Still, I felt badly for her. I couldn’t imagine being separated from Charlie for that long. When Melanie stopped fighting the deputies, she turned to look at me with an expression that was so malevolent, so hateful, I almost took a step back. “You fucking bitch,” she said. “This is all your fault.” And then Melanie spat in my face. I’d felt a mixture of pity and revulsion, watching the deputies drag her away. But mostly, as I wiped her saliva off my face with a crumpled tissue I’d found in the bottom of my briefcase, I’d felt weary. I had been practicing criminal law for almost fifteen years, first as a public defender, then opening my own practice. And, yes, there had been moments during that time when I’d triumphed, times I’d helped good people out of bad situations.

But then there were the days when my clients felt justified to spit in my face. Somewhere in between were all the other days when I mostly felt ineffectual, a small cog in a broken judicial system. I knew a morning at the beach would chase away my ennui. I would burrow my feet into the sand, gaze out at the calming vista of the sky meeting the sea, and let the sun bake my skin until I couldn’t stand it any longer and had to dive into the water to cool off. It was just what I needed. “Do you have sunscreen on?” I called out to Charlie. He feigned deafness and raced back out into the waves to join his dad. I rubbed SPF 50 onto my pale arms as I watched Will and Charlie ride their boogie boards through the surf. Rocket barked happily in the shallows, waiting for them to reach the shore. “Mom, did you see that wave?” Charlie yelled.

“It was three stories tall!” The wave wasn’t even close to being that big, but I grinned and gave him a thumbs-up. “Are you coming in?” he called. “In a minute,” I said. “I want to sit for a bit and read my book.” Charlie bent down to pet Rocket, then turned and ran back in the surf after his father. My eyes drifted toward my husband, who was joking and laughing with Charlie about something. Will had started going to the gym regularly recently, and it was starting to pay off. His stomach was flat again, and I could see new definition in his arm and chest muscles. I was glad he was taking better care of himself. At least, I told myself I should be happy about it.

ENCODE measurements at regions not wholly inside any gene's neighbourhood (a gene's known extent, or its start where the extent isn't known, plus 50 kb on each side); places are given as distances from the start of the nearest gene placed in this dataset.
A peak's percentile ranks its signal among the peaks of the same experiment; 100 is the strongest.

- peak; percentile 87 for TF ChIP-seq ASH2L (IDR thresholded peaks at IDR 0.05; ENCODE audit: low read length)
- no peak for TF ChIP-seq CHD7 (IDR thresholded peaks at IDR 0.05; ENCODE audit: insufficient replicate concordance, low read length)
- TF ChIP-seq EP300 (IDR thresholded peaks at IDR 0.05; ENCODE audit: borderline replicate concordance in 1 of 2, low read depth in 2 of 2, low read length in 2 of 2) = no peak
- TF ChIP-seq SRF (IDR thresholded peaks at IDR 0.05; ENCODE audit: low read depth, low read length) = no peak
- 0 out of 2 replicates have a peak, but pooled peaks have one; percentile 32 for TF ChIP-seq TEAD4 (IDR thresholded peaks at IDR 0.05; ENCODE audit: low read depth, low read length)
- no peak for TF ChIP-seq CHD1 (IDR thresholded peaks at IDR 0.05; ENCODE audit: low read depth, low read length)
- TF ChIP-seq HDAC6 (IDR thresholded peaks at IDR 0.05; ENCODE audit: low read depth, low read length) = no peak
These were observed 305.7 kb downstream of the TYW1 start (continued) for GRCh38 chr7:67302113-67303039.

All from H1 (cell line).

And yet… I couldn’t help but wonder what had prompted this sudden change in lifestyle. Anxiety fluttered up inside me whenever I wondered if it wasn’t a what that had prompted a change, but instead a who. Was it possible Will was having an affair? A decade earlier, I would have laughed at the idea. Back then, when Charlie was a baby, and we were both trying to figure out how to balance parenthood with demanding careers, Will had still been my best friend. We’d delighted together in Charlie’s smiles and general adorableness, and even the lack of sleep seemed like something we’d one day look back on fondly. Every evening, once Charlie was asleep, we’d collapse on the couch together, usually with a glass of wine and something mindless on the television. And on the weeks when I was in trial, Will would get Chinese takeout, and listen to me practice my closing arguments over cartons of fried rice and kung pao chicken. I wasn’t sure when that had changed. As the years had marched on, first slowly, then faster and faster still, I could feel Will moving away, a distance growing steadily between us. These days, he preferred to retreat to the home office after dinner, rather than spend the evening alone with me.